Environment

Liquid salt could help clean up tar sands

Liquid salt could help clean u...
A tar sand sample treated with the ionic liquid process(Photo: Penn State University)
A tar sand sample treated with the ionic liquid process
(Photo: Penn State University)
View 1 Image
A tar sand sample treated with the ionic liquid process(Photo: Penn State University)
1/1
A tar sand sample treated with the ionic liquid process
(Photo: Penn State University)

The United States imports approximately one million barrels of oil per day from Canada, which is about twice the amount that it gets from Saudi Arabia. A large percentage of that oil comes from tar sand deposits, in which bitumen (a tar-like form of crude oil) is found combined with sand. The tar sands – also known as oil sands – are hugely controversial, as many people state that the process used for extracting the oil from the sand is too ecologically-unfriendly. A new technique being pioneered at Penn State University, however, could drastically reduce the environmental impact of that process.

The current method of separating sand and bitumen involves adding warm water to the two, then agitating the mixture. Unfortunately, it requires a lot of water, which is diverted from nearby rivers. Once the separation process is complete, the now-polluted water is pumped into open air tailings ponds. From there, it can potentially leach its way back into the water table. There's also another risk – despite the presence of bird-scaring devices, in 2008 approximately 1,600 ducks died when they landed in one of the ponds.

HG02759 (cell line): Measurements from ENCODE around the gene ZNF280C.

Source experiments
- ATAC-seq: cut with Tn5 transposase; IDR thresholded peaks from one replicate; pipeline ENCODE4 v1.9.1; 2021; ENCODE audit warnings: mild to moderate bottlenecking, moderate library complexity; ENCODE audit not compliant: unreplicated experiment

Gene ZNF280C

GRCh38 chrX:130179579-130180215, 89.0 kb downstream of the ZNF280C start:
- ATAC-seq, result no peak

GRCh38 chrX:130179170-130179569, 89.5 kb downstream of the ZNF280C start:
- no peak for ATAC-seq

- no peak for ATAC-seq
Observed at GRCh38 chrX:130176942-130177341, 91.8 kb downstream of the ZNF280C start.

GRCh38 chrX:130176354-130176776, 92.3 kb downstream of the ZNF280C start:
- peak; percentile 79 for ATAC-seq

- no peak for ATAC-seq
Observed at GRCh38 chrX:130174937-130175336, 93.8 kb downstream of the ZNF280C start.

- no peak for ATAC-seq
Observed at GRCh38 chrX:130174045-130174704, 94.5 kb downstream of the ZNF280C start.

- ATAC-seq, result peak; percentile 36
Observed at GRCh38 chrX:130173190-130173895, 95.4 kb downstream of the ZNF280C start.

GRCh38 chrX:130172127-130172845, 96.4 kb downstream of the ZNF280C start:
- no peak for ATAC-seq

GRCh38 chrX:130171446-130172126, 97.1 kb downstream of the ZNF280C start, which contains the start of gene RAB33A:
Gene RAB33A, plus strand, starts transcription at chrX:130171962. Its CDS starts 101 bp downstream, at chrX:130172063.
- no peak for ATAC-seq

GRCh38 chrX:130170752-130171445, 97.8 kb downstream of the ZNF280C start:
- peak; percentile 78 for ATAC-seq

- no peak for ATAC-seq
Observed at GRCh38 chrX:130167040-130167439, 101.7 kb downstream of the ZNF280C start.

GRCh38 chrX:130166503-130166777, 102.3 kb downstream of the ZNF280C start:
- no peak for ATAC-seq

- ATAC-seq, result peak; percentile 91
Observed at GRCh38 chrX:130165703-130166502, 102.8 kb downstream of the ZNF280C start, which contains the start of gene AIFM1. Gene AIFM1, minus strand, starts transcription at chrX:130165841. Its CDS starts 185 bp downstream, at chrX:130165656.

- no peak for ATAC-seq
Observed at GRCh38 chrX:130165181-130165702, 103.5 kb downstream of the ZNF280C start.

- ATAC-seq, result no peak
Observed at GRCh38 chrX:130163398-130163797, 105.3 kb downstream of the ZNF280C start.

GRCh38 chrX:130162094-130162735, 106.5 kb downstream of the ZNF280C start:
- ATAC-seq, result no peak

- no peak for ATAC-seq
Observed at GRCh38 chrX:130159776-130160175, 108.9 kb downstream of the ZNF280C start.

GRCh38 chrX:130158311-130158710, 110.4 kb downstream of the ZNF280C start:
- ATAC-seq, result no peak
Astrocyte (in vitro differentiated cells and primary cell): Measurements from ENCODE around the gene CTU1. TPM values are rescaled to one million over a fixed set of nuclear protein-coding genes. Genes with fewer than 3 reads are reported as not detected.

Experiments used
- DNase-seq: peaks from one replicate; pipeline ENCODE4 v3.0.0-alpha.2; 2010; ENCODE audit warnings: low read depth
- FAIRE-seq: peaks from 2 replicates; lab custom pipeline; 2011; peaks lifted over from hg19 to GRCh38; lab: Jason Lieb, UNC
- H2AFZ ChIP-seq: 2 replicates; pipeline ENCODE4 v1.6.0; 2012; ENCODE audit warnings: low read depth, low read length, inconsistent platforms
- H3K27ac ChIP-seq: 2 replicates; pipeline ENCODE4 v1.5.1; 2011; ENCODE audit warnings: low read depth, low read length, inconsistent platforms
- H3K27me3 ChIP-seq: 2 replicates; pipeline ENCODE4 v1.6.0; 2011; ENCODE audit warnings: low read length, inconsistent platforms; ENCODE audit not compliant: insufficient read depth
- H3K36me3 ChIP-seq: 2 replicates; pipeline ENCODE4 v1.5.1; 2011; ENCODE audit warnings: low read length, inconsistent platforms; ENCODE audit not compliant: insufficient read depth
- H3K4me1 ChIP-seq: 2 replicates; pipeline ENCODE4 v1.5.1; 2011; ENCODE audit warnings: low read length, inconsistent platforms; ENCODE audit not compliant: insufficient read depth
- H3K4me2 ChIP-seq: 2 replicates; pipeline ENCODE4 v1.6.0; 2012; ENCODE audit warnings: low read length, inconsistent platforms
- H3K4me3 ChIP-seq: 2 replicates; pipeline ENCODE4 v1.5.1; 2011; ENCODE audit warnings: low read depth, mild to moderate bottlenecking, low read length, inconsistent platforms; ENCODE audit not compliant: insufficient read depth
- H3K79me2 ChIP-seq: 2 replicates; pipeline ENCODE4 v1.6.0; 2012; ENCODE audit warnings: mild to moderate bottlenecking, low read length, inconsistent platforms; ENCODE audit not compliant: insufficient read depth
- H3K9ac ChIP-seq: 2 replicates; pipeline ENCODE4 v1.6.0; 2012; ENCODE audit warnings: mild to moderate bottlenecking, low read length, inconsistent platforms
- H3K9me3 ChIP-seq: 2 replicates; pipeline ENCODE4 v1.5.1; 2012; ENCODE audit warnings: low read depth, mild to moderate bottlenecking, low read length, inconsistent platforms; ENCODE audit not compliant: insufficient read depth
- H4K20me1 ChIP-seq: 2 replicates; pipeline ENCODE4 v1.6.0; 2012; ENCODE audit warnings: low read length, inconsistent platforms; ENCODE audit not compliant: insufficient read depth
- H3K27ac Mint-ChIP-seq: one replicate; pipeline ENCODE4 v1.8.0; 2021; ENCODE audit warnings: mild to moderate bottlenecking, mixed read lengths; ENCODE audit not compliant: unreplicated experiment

Instead of warm water, the Penn State method utilizes room temperature ionic liquids (ILs), which consist of salt in a liquid state – a solvent such as toluene may also be added. When the ILs are introduced to a sand/bitumen mixture and stirred, the resulting combination settles into three distinct layers: a bottom layer of oil-free sand, a middle layer of ILs, and a top layer of bitumen. The bitumen can then be removed and refined, the ILs can be reused, and residual ILs in the sand can be removed using a relatively small amount of water (which can also be reused), after which the sand can be returned to the environment.

Not only is much less water used, but because nothing needs to be heated, there are also substantial energy savings.

The researchers state that the ionic liquids could also be used to clean up beaches devastated by oil spills. Sand could be cleaned and redeposited on the spot, supposedly containing even less hydrocarbons than it did before the spill ever occurred.

We'll be watching this one with interest ...

20 comments
Alien
it is not clear what \'salt\' this article is talking about. Common salt (NaCl) only becomes liquid at around 800 degrees C but the article talks about \"room temperature ionic liquids (ILs), which consist of salt in a liquid state\". So are they using a \'salt\' of another element? If so what \'salt\' is employed in this technique? Overall this approach seems revolutionary and I hope it can be \'scaled up\' for commercial use in Canada and indeed elsewhere. A bit more information would help.
Todd Dunning
While liberals restrict us from drilling our own oil - with deposits larger than Saudi Arabia - our president is loaning the Brazilians $2B to drill their oil, and then sell it to us. While 60,000 are out of work in the coastal drilling shutdown. Extraction from tar sands is dirty, costly and inefficient. Just like buying it from the Saudis and putting it in oil tankers. Doesn\'t make sense, does it? But then, what actually works doesn\'t matter to liberals because unicorn love will raise the winds and make windmills turn for peace and harmony.
habakak